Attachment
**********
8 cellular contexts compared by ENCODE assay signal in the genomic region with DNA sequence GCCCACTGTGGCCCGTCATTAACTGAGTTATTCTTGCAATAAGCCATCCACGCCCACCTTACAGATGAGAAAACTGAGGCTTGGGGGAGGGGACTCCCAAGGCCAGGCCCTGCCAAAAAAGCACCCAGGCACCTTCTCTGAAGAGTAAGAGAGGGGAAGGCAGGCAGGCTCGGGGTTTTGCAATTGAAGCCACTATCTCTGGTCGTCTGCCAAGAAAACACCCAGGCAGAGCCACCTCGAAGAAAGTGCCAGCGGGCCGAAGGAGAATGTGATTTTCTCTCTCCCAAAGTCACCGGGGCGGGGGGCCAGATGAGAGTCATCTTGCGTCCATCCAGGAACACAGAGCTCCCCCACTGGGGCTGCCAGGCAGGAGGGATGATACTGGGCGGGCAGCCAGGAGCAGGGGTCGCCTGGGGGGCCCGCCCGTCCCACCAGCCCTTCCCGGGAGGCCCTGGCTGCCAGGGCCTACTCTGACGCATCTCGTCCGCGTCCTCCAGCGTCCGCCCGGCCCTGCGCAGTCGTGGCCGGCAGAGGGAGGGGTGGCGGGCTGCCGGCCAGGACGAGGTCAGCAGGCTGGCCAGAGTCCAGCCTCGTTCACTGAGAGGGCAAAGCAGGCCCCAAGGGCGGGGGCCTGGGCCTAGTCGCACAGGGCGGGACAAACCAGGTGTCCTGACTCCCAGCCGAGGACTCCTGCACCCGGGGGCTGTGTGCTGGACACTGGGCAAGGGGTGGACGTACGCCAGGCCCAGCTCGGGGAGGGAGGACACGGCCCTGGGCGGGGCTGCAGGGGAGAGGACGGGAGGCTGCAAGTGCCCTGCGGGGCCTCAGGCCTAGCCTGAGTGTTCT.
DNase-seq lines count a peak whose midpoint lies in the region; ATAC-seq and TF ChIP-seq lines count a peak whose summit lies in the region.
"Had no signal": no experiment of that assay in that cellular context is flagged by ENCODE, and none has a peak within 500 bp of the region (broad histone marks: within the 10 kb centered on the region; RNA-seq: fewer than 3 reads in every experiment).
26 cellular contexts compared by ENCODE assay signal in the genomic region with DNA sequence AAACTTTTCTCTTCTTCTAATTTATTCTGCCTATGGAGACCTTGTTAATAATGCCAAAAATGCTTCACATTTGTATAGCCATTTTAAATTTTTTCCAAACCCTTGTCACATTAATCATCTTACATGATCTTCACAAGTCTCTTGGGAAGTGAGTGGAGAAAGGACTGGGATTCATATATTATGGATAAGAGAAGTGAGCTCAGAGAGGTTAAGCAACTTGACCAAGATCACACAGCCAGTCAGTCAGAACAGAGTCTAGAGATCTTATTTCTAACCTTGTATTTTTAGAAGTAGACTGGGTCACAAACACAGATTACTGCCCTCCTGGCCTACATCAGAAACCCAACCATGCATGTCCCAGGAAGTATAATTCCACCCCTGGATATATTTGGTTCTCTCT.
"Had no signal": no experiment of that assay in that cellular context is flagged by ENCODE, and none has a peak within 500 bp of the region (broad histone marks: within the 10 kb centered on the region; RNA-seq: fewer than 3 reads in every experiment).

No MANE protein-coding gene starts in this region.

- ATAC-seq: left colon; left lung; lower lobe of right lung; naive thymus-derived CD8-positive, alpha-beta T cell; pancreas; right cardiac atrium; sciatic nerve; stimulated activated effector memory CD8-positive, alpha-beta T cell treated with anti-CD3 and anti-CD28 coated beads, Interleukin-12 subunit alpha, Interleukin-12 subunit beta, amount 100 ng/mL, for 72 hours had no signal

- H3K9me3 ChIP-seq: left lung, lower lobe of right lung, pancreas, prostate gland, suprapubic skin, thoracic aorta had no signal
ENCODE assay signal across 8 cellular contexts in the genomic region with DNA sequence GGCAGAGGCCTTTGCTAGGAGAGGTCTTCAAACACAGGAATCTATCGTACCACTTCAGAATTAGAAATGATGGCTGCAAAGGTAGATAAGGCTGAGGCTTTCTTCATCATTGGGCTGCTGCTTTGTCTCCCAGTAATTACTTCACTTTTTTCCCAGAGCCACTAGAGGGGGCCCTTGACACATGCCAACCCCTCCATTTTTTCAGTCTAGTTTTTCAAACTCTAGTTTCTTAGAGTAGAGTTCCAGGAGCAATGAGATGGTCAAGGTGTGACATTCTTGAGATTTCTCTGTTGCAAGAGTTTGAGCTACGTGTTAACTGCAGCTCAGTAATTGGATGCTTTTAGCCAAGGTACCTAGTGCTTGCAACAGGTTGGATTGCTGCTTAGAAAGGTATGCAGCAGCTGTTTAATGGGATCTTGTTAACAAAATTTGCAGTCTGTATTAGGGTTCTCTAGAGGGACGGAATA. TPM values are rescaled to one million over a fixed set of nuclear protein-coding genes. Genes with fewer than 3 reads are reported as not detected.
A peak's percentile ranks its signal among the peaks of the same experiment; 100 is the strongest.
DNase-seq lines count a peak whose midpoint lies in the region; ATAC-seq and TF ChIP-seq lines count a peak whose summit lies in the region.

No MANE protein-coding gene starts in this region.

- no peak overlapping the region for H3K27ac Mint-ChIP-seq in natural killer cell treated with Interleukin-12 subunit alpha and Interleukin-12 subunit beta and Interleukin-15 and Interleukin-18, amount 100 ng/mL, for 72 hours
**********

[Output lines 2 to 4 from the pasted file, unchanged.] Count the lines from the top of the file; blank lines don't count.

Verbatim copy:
DNase-seq lines count a peak whose midpoint lies in the region; ATAC-seq and TF ChIP-seq lines count a peak whose summit lies in the region.
"Had no signal": no experiment of that assay in that cellular context is flagged by ENCODE, and none has a peak within 500 bp of the region (broad histone marks: within the 10 kb centered on the region; RNA-seq: fewer than 3 reads in every experiment).
26 cellular contexts compared by ENCODE assay signal in the genomic region with DNA sequence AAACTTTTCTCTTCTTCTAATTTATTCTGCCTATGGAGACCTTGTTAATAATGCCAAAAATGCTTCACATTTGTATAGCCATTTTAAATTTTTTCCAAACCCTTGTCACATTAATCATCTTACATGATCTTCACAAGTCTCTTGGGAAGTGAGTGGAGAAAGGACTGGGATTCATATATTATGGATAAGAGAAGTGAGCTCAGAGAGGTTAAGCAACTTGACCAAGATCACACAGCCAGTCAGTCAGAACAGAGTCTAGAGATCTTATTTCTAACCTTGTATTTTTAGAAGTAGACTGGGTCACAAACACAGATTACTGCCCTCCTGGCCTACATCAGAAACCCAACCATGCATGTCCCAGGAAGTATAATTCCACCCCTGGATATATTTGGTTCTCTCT.